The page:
This post was originally published in 2011 but is still relevant around this time of year. We hope you find some useful information and tips!
Did you know your holiday décor could pose threats to your pet’s health and well-being? Here are some things to be aware of when making your home festive.
* Dangly, sparkly objects can tempt pets, and may be especially irresistible to cats.Garland, tinsel and any string-type objects can cause linear foreign bodies in pets, acting like a drawstring to bind up the intestines, and requiring immediate surgical removal. Either avoid using this type of decoration or hang it out of reach.
* The cords of electric lights can cause electrocution and/or oral burns when chewed on. Hiding the cords as much as you can could prevent this.
* Ornaments may be fun to bat around, but if consumed could cause a blockage in the stomach or intestine. Another complication would be if the ornaments are made of glass or other breakable material; cut paws and mouth are not pleasant, and sharp, piercing pieces (as well as the wire hangers) passing through the intestinal tract could cause complex surgical complications.
* Candles with lit, exposed flames can cause burnt whiskers or burnt noses in curious pets. Also, pets may accidentally knock over a candle, causing a fire. Options are to keep lit candles in protected containers (that surround the flame on the sides) or even use battery-operated, flameless candles.
Liquid potpourri or burning oils/waxes:
These hot liquids can burn any pet, but cats and birds can be particularly sensitive to the compounds in liquid potpourri called cationic detergents. This type of potpourri can be harmful if ingested or inhaled, and can cause irritation if it comes in contact with skin. Plug-in type diffusers (on a low setting, if it can be programmed) or unlit scented candles can be used instead. Reed diffusers may be used, but should be kept out of reach of the pet to avoid being knocked over. To be on the safe side, it is recommended that bird owners avoid use of all liquid potpourris, air fresheners, and other aerosolized products.
While you probably don’t need to worry about wrapping paper (unless it’s a fancy metallic wrap, or your dog has an affinity for eating paper products), the bindings can cause problems if ingested. Cats are particularly attracted to bows, ribbons and strings (see the first paragraph above in “Decorations”), and care should be taken to pick up all stray objects to avoid temptations.
* Chocolate and cocoa are obvious avoidances, but many other human foods can pose potential hazards for pets.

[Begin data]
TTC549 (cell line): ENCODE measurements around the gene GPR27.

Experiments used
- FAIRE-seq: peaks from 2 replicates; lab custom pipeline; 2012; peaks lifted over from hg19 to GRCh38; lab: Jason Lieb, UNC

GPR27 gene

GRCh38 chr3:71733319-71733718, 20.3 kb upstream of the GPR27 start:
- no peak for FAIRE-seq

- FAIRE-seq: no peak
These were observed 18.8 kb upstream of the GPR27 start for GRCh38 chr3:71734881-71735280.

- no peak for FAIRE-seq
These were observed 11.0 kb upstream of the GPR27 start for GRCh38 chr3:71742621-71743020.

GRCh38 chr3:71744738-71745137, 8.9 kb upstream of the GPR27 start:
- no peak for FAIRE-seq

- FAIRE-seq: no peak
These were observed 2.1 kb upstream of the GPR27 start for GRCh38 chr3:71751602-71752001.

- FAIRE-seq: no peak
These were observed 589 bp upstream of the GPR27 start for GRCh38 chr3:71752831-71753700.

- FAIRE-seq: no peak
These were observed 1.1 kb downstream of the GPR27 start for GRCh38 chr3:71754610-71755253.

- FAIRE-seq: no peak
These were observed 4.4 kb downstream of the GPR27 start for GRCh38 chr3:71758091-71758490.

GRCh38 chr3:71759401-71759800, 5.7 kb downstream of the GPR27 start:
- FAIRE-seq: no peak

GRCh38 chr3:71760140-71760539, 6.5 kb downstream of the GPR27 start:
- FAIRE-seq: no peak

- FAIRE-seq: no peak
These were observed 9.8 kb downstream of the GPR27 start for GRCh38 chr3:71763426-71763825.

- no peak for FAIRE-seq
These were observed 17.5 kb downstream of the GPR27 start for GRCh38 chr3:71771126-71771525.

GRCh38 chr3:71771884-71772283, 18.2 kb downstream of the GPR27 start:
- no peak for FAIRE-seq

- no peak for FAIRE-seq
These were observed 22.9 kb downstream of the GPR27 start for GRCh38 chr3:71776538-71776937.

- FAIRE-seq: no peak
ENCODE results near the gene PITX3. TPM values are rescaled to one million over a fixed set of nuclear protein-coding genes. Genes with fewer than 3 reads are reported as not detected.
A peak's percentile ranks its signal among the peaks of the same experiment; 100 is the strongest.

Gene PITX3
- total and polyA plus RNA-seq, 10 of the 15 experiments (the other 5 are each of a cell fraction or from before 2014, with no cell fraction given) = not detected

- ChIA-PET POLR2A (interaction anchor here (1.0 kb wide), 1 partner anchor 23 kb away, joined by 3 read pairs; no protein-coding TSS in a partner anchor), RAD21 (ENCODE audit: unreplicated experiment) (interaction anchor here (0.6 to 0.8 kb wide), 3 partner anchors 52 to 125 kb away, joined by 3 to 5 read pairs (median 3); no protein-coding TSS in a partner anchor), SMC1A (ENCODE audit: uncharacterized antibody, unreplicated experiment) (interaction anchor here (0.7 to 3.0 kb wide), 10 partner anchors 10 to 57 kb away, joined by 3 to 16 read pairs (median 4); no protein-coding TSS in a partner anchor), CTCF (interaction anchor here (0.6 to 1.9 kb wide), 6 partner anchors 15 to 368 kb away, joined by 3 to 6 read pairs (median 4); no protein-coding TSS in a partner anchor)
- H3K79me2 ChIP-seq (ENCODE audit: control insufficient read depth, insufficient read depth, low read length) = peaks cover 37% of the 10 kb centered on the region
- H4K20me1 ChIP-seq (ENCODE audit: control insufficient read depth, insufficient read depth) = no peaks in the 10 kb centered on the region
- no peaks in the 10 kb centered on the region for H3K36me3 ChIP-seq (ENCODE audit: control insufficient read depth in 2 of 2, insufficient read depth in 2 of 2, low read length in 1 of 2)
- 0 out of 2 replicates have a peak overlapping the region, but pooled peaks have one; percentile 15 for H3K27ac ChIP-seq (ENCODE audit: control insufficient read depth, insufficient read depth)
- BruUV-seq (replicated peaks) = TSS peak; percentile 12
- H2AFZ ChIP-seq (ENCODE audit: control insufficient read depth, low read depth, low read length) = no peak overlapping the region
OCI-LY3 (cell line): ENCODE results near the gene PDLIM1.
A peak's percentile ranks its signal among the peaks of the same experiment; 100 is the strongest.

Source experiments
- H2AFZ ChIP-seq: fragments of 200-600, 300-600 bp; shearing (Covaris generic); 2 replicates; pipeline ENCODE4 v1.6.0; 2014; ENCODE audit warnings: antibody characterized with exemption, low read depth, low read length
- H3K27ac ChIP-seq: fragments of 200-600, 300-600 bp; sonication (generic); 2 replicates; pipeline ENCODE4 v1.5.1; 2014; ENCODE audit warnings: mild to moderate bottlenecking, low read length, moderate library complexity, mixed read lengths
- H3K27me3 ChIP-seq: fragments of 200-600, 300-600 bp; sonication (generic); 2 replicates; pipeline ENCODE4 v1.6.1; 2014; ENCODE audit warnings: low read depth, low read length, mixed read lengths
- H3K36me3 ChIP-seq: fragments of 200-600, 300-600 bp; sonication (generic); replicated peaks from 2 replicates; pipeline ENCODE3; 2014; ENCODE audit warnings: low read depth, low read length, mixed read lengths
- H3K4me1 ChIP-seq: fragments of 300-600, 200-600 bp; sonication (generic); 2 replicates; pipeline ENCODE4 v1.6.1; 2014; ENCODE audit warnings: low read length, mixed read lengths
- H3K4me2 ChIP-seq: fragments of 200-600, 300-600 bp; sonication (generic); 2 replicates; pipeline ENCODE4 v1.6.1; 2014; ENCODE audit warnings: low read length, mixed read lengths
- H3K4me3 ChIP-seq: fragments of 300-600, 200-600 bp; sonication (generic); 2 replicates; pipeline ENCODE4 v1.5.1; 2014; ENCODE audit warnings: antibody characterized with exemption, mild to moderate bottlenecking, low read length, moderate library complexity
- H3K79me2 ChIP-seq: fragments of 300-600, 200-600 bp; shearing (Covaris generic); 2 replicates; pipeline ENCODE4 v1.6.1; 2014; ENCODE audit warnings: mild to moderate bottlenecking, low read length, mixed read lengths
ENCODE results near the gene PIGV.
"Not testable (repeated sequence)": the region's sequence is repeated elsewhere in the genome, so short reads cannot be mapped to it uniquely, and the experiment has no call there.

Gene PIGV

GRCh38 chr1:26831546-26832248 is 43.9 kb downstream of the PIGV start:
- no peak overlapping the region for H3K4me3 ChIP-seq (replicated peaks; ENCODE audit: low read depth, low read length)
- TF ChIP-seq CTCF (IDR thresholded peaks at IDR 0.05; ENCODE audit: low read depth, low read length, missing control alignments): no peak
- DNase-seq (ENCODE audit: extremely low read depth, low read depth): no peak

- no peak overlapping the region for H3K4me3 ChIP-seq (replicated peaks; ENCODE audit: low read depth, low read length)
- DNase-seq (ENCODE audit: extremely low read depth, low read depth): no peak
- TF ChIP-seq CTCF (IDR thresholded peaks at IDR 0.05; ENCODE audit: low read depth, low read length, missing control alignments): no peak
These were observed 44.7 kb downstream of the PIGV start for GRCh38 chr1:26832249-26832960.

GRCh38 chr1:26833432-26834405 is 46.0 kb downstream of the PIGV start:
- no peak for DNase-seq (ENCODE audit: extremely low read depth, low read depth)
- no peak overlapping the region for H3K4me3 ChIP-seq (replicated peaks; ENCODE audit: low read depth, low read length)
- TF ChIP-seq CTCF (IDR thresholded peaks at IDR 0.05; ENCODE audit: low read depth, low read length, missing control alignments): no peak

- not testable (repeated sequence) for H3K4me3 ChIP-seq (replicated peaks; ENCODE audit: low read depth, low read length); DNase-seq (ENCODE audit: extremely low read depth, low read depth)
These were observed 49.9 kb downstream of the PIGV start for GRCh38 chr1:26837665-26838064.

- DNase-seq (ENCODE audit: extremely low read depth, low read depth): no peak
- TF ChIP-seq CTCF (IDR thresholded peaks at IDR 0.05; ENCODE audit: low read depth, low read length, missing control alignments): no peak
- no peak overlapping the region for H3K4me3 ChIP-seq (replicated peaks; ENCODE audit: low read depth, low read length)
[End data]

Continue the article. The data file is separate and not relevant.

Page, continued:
* Fruit cakes, desserts and alcohol: Some of the common ingredients in fruitcakes, such as grapes, raisins, and currants can result in kidney failure in dogs, and possibly cats and ferrets, if ingested. If a fruitcake has been soaked in rum or other alcohol, this may lead to ethanol intoxication. If consumption of grapes, raisins and or currants is known or suspected, the immediate induction of vomiting is often advised (call your veterinarian for advice on how to induce vomiting at home, or bring your pet into your vet right away). Alcohol should not be given to pets, as it can cause neurological depression and low blood sugar.
* Candy and other sweets: Hard candies could pose a choking hazard. The wrappings of candies could also cause an intestinal blockage. Xylitol, a common sugar-substitute used in baked goods, candies, and sugar-free chewing gum, can be fatal to dogs, causing a rapid, life-threatening drop in blood sugar and possibly liver damage. Cats and people do not experience this problem.
* Baking: Yeast-bread dough can result in a bowel obstruction or a bloated or distended stomach in pets.
* Table scrap hand-outs and counter-surfing plunder: Of course we’re tempted to share holiday feast tidbits with our animal companions (guests are very prone to sneaking treats!), but care should be taken with what is given. Avoid turkey and ham bones that could cause a blockage in the intestines or become lodged in the esophagus, causing a choking hazard. Any tasty wrappings from meat (plastic, Styrofoam) and fatty extras should be thrown out in a secure trash can where the pet cannot break into it; ingestion can lead to a very sick pet (may cause pancreatitis) requiring hospitalization or intestinal blockage needing surgery (in the very least, you might end up with a mess with vomiting or diarrhea). Keep temptations off the countertops when unsupervised to avoid counter-surfing pets.
Many holiday-related plants can cause problems in pets when ingested. Some plants can cause a pet to become very sick (Poinsettia, American Mistletoe, Holly), and all flowers, leaves and even the pollen of the Lily family are extremely poisonous to cats (it can cause rapid kidney failure). Lilies are not really toxic to dogs, but can make them ill. Pine needles can cause irritation and vomiting, but shouldn’t cause a blockage unless a large amount of needles are consumed.
Samantha Graham is an LVT at the Ann Arbor Animal Hospital